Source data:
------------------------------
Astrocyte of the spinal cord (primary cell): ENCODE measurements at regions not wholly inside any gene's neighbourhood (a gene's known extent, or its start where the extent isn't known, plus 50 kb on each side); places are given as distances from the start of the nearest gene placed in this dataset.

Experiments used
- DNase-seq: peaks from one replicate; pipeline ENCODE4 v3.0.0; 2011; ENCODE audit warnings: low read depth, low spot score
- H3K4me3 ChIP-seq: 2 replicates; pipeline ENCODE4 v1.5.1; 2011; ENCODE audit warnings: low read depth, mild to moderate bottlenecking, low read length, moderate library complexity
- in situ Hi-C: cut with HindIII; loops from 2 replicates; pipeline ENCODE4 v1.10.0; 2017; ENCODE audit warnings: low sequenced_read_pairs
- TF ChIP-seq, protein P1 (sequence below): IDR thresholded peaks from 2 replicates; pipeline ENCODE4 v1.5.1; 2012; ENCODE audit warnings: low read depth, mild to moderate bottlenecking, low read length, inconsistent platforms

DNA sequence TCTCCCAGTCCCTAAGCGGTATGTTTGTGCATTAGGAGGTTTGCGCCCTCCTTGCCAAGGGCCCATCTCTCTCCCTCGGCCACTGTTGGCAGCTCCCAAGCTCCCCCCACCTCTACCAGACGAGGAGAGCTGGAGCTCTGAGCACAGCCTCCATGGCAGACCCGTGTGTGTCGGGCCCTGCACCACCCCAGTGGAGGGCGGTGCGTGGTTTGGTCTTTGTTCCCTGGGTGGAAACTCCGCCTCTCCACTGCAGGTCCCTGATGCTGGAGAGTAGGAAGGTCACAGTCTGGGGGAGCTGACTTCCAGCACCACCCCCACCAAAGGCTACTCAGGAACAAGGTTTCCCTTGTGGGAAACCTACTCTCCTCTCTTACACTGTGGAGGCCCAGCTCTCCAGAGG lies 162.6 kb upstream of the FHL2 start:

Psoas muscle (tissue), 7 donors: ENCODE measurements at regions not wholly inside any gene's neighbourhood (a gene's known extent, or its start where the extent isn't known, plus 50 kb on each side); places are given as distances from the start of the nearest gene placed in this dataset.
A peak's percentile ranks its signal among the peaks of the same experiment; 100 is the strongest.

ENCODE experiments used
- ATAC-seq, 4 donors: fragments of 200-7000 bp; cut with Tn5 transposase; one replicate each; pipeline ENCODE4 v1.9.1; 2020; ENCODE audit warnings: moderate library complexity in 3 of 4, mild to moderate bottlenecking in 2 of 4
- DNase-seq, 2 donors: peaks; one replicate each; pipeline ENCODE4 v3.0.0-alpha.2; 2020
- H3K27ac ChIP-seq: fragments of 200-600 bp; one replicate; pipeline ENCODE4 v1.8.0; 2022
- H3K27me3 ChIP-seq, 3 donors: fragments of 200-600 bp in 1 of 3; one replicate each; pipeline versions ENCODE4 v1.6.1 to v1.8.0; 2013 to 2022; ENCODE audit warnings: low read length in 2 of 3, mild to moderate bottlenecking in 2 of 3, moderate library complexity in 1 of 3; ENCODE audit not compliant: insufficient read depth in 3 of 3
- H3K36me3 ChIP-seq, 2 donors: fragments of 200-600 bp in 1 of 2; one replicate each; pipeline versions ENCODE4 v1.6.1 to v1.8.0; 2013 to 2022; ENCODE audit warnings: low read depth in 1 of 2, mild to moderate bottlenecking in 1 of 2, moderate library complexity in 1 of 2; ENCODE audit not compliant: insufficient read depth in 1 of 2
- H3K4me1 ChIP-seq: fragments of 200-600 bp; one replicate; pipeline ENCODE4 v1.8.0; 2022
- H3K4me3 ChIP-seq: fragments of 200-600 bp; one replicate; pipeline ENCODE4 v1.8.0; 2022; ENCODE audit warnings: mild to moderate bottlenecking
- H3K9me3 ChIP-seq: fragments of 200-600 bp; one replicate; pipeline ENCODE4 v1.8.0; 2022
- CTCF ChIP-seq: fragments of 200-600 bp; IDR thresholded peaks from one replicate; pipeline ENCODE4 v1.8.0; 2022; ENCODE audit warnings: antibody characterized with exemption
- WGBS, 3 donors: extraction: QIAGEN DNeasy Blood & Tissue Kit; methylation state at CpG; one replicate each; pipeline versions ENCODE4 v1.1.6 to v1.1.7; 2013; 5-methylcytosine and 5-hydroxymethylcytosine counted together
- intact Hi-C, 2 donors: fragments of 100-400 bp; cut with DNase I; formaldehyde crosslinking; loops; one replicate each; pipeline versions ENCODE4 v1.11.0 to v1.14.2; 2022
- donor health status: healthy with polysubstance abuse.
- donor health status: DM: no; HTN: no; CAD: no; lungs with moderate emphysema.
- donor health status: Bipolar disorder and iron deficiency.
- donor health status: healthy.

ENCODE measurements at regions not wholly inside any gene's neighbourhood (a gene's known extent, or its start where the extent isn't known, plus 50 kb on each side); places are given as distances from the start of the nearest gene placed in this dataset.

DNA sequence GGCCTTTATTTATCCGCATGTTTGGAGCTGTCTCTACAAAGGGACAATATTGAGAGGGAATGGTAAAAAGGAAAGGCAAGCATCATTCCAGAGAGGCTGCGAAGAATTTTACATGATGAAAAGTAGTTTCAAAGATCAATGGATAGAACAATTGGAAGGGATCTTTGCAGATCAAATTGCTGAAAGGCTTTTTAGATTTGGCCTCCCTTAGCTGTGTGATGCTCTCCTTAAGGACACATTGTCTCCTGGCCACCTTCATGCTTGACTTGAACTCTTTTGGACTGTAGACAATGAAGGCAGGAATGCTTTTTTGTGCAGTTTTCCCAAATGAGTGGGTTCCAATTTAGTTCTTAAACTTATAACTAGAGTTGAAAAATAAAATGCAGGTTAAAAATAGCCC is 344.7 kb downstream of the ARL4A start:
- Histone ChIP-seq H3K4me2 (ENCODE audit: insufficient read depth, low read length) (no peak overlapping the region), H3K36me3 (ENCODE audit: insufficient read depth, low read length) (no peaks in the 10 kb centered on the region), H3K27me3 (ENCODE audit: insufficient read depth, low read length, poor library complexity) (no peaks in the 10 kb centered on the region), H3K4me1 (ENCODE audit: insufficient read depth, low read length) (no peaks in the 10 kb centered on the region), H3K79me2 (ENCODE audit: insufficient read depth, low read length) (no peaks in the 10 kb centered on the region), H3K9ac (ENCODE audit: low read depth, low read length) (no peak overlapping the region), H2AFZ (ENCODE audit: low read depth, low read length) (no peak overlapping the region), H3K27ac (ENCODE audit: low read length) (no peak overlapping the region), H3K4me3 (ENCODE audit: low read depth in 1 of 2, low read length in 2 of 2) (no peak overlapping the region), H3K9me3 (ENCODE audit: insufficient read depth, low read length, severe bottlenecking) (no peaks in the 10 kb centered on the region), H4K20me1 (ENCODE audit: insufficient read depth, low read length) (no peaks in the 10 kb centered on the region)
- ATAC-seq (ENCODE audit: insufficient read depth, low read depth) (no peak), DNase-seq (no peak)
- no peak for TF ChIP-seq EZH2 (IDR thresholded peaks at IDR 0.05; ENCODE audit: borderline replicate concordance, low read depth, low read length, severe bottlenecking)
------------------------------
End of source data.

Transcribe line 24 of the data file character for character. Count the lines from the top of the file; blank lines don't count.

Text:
- donor health status: Bipolar disorder and iron deficiency.